Hooking into App’s Lifecycle Events — iOS

iOS exposes the Application Delegate that provides callback methods to hook into in response to the application’s foreground/background transition. This is great if all you want to do is write application-wide logic. In this article, I discuss how I handled a view controller specific logic in response to the application’s lifecycle events.

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Use case

I’m building an application in which I would like to play an animation when the (root) view controller comes into the foreground and pause it when it (app) goes to the background.

Approach

Luckily for me, the platform sends notifications in response to a change in app’s lifecycle events as highlighted in the documentation:

  • didBecomeActiveNotification: Posted when the app becomes active.
  • didEnterBackgroundNotification: Posted when the app enters the background.
  • willEnterForegroundNotification: Posted when the app is entering the foreground.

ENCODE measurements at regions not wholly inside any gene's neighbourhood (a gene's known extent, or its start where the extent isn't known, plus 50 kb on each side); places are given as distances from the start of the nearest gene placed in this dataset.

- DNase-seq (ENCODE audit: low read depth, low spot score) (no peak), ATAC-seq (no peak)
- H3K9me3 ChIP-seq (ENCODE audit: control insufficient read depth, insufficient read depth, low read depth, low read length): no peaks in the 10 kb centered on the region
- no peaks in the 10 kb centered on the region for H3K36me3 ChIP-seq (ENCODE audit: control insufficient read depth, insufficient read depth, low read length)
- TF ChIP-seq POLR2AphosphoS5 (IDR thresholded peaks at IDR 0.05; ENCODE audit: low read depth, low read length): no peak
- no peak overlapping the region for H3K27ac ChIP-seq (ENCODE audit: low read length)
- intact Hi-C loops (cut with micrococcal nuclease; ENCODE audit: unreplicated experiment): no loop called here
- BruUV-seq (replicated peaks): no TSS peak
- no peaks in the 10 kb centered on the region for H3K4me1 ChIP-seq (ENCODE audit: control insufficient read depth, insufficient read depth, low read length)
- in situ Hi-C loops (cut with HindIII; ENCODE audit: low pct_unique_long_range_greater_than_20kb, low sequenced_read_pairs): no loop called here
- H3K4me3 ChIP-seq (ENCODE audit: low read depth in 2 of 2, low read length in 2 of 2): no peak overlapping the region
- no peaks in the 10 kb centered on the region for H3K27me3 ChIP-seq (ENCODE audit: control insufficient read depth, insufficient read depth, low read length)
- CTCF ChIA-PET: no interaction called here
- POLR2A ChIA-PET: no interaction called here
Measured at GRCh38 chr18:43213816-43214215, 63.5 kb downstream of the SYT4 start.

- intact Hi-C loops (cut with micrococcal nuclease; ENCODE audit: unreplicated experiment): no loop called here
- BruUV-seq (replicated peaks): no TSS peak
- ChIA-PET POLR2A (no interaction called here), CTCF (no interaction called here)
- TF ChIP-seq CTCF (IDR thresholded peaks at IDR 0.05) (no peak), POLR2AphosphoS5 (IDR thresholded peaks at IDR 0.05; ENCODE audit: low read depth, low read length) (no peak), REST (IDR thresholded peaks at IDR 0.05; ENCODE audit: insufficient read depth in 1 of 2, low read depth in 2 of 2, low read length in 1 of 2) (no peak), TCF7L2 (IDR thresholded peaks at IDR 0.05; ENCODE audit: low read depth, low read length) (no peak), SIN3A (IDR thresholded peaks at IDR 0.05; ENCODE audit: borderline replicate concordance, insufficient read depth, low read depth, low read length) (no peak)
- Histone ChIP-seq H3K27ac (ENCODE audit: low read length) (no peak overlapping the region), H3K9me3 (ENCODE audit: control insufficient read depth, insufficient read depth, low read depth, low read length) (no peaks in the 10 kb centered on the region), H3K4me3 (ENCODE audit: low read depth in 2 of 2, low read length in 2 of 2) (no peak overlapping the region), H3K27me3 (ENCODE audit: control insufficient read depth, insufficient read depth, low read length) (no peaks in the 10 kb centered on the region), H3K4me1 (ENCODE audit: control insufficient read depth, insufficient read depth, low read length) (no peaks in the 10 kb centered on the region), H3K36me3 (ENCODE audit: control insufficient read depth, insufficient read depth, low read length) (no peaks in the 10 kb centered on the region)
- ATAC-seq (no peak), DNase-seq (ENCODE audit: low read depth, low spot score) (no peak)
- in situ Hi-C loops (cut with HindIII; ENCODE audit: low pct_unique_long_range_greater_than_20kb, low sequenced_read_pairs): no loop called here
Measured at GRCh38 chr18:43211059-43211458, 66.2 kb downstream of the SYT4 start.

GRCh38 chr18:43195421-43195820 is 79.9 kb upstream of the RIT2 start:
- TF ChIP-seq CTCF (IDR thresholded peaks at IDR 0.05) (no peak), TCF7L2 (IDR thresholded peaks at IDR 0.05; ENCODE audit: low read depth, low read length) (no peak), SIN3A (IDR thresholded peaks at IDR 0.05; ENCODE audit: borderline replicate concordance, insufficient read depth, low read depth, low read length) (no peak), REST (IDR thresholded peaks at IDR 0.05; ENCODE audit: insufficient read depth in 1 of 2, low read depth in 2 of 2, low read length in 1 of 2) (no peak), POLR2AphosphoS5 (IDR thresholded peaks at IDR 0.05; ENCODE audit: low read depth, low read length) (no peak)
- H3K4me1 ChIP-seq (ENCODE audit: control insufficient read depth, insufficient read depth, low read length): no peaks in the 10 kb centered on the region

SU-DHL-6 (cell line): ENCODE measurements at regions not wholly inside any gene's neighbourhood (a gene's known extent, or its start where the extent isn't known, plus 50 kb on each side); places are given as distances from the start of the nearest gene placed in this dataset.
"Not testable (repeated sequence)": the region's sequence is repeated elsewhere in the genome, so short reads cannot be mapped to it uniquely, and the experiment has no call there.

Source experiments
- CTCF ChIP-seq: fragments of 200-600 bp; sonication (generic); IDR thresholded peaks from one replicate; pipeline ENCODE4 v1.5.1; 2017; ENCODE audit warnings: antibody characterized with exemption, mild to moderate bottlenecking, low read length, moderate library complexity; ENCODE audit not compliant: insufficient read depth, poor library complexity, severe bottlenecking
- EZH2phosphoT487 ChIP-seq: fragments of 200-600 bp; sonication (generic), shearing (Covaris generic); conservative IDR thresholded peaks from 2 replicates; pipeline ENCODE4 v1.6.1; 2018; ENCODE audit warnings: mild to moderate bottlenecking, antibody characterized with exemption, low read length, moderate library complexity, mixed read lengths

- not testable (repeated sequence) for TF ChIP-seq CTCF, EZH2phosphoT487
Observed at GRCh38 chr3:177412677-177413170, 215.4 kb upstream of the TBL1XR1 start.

• willResignActiveNotification: Posted when the app is no longer active.
  • willTerminateNotification: Posted when the app is about to terminate.

A typical usage registers the containing view controller as an observer to the desired notification perhaps in the init method. The registration also takes an objc method to callback when the notification is received.

Your callback method in the view controller will have such a signature:

Conclusion

This works for me since the view controller is the root controller. For modally presented view controllers, I can, and probably would, use the view* lifecycle callbacks to achieve the same e.g. viewWillDisappear().

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Software Engineer | https://charlesmuchene.com

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